Whether your family has already begun the process of instilling sound money management or you’re searching for ways to begin, I hope you find the following tips,
suggestions and concepts helpful.
Lead by example
If you’re a parent embarking on the task of educating your children regarding money
management, take a look in the mirror. If, for instance, you budget effectively, invest
wisely, pay down debt and donate to charity, your children will learn by example.
Once you have your own financial house in order, begin early with children. In younger
children, be receptive to expressions of curiosity regarding money. Children may begin
asking questions about coins, dollar bills, checks you write and utility bills that come in
the mail — sometimes as early as age three.
Even with preschoolers, it’s not too early
At this stage, keep things simple and don’t expect too much. Take advantage of
“teachable moments” that happen during the typical day, such as letting the child put
coins into a parking meter or vending machine. You can begin talking to young
children about the value of setting aside money they receive during the holidays or for
a birthday for future wants and needs. Piggy banks make great gifts for this age group.
As a child’s savings grow, you can decide together when to spend money.
In today’s consumer society, perhaps the two most difficult lessons to learn are that
money doesn’t grow on trees and that “no” is sometimes the best answer. Children are
bombarded with advertising targeted at kids, and they need to understand that it takes
hard-earned money to buy the latest toy or game advertised on TV and that the family
has a limited amount to spend. Take the opportunity to explain that advertising is a
sales pitch, and children don’t need everything they see on TV. In addition, begin to
define the boundaries between what we want and what we need to thrive.
For school-age children, try the “three jars” approach
The elementary-school years are a good time to help children understand how far a
dollar goes. At about age seven, children can probably handle a small allowance. But
instead of giving your child his or her allowance to spend as he or she sees fit, introduce
the concept of three jars: one for money the child can spend, a second for money to go
into a savings account and a third for giving to charity. Have the child divide his or her
allowance into the three jars. To help encourage larger allocations to the charity jar,
offer to match the child’s money with your own. Discuss the significance of the three jars. The spending jar can motivate kids to
become wise shoppers. Talk to them about ways to compare quality and prices of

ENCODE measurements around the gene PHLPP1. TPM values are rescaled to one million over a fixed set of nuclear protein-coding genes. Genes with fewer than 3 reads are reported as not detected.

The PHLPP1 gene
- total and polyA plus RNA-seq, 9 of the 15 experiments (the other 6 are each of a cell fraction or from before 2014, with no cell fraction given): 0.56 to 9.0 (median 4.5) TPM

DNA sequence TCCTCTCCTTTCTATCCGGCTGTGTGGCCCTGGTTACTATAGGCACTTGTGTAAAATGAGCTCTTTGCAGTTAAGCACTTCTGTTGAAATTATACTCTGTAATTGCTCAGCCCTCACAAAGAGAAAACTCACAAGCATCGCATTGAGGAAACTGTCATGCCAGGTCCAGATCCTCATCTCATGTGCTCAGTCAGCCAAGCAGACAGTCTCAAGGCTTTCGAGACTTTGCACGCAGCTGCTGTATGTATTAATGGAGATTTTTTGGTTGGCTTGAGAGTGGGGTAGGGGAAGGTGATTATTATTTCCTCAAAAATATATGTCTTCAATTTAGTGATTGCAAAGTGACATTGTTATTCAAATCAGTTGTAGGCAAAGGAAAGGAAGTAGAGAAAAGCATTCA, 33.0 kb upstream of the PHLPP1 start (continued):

similar items. A trip to the grocery store can easily lead to one of those teachable
moments. You can show children the differences among generic and name brands
and the variations among price and quality. You can begin to discuss concepts at
both ends of the spectrum. On the one hand, it’s possible to save money by purchasing
a brand-name item on sale or by selecting a generic brand. On the other hand, you’ll
want to analyze an item’s quality and how long you want it to last, and perhaps have
a conversation around the concept of “getting what you pay for.”
Of course, learning is always more fun if you can make a game of it. When there’s a
rainy day, spend some quality time playing money games such as Monopoly, The Game
of Life, Easy Money or Pay Day. Also review the exercises on mysavingsquest.com,
sponsored by Wells Fargo Advisors.
As children mature, let them have increasing freedom regarding how they use the
contents of their “spending” jar. For example, as their interest in clothes blossoms, point
out why one purchase may be better than another in regard to quality, appropriateness
Focus on the savings jar
This is also the time to begin focusing on the “savings” jar. As the value of the savings
jar increases, consider opening a savings account at a nearby bank. (To avoid bank fees,
you may have to “prime” the account with some of your own money, although some
banks offer accounts targeted especially to students or teens.)
Together, decide on something the child wants to save for, such as a bicycle, doll,
baseball glove or video game. Let’s say the item costs $50 and your child typically
saves $3 per week. It will take a little longer than 16 weeks (four months) to have
enough to purchase the item. Explain to the child that if he or she can save an extra
dollar a week ($4 per week), there will be enough money to purchase the item in just
over 12 weeks (three months). Of course, it makes for a better teaching experience
if the extra dollar per week isn’t saved at the expense of the “giving” jar but rather
earned through some additional activity or behavior.
Allowing a child to use his or her savings to purchase items is only part of the learning
experience, however. Letting your child make decisions about what to purchase is also